News Article | September 15, 2016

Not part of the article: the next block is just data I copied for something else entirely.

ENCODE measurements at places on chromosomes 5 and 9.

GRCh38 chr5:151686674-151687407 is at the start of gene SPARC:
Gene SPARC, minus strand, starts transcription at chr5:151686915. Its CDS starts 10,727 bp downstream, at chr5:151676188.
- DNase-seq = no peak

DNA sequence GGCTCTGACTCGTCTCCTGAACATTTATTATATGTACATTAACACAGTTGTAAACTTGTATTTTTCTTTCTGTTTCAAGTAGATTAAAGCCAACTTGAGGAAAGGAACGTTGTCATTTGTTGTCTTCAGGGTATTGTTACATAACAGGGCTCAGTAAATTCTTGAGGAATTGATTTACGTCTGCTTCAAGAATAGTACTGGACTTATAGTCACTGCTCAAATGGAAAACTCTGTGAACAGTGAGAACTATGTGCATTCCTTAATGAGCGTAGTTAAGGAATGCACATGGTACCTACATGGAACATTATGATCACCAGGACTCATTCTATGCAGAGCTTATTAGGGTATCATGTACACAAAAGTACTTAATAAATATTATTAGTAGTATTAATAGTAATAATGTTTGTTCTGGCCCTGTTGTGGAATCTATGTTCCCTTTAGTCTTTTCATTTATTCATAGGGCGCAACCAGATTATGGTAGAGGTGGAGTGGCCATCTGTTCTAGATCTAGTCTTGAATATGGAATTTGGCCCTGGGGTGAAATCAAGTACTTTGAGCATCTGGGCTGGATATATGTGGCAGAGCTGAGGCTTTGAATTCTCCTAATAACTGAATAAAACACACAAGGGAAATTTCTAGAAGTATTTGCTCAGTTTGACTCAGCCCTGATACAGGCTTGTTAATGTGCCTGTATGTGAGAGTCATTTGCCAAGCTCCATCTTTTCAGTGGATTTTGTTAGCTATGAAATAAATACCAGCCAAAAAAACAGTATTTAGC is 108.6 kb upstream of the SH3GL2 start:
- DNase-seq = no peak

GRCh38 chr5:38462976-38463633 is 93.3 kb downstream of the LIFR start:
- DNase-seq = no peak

After reconstructing the color patterns of a well-preserved dinosaur from China, researchers from the University of Bristol have found that the long-lost species Psittacosaurus (meaning "parrot lizard,” a reference to its parrot-like beak) was light on its underside and darker on top. This color pattern, known as countershading, is a common form of camouflage in modern animals. The study published today in Current Biology led the researchers to conclude that Psittacosaurus most likely lived in an environment with diffuse light, such as in a forest, and has produced the most life-like reconstruction of a dinosaur ever created. "The fossil, which is on public display at the Senckenberg Museum of Natural History in Germany, preserves clear countershading, which has been shown to function by counter-illuminating shadows on a body, thus making an animal appear optically flat to the eye of the beholder," said Jakob Vinther from the Schools of Earth Sciences and Biological Sciences. "By reconstructing a life-size 3-D model, we were able to not only see how the patterns of shading changed over the body, but also that it matched the sort of camouflage which would work best in a forested environment," added behavioral ecologist Innes Cuthill from the School of Biological Sciences. Countershading most likely served to protect Psittacosaurus – an early relative of the triceratop - against predators that use patterns of shadow on an object to determine shape, just as humans do. Vinther realized that structures previously thought to be artifacts or dead bacteria in fossilized feathers were actually "melanosomes," small structures that carry melanin pigments found in the feathers and skin of many animals. In some well-preserved specimens, such as the Psittacosaurus the researchers worked on in the new study, it's possible to make out the patterns of preserved melanin without the aid of a microscope. Innes and colleagues at Bristol had also been exploring the distribution of countershading in modern animals. But it was no easy matter to apply the same principles to an extinct animal that had been crushed flat and fossilized. To explore this idea further they teamed up with local palaeoartist, Bob Nicholls in order to reconstruct the remarkable fossil in to a physical model which, they say, is the most scientifically accurate life-size model of a dinosaur with its real color patterns. Days of careful studies of the fossil, taking measurements of the bones, studying the preserved scales and the pigment patterns, with input on muscle structure from Bristol palaeontologists Emily Rayfield and Stephan Lautenschlager, led to months of careful modeling of the dinosaur. "Our Psittacosaurus was reconstructed from the inside-out. There are thousands of scales, all different shapes and sizes, and many of them are only partially pigmented.  It was a painstaking process but we now have the best suggestion as to what this dinosaur really looked like," said Nicholls. In order to investigate what environment the psittacosaur had evolved to live in, Vinther, Nicholls and Cuthill took another cast of the model and painted it all grey. They then placed it in the Cretaceous plant section of Bristol Botanic Garden and photographed it under an open sky and underneath trees to see how the shadow was cast under those conditions. By comparing the shadow to the pattern in the fossil they could then predict what environment the psittacosaur lived in. "We predicted that the psittacosaur must have lived in a forest. This demonstrates that fossil color patterns can provide not only a better picture of what extinct animals looked like, but they can also give new clues about extinct ecologies and habitats,” said Vinther. "We were amazed to see how well these color patterns actually worked to camouflage this little dinosaur." Psittacosaurus, which Cuthill describes as "both weird and cute, with horns on either side of its head and long bristles on its tail" lived in the early Cretaceous of China and has been found in the same rock strata where many feathered dinosaurs have been found. Those deposits also include evidence for a forest environment based on plant and wood fossils. The researchers say that they'd now like to explore other types of camouflage in fossils and to use this evidence in understanding how predators could perceive the environment and to understand their role in shaping evolution and biodiversity.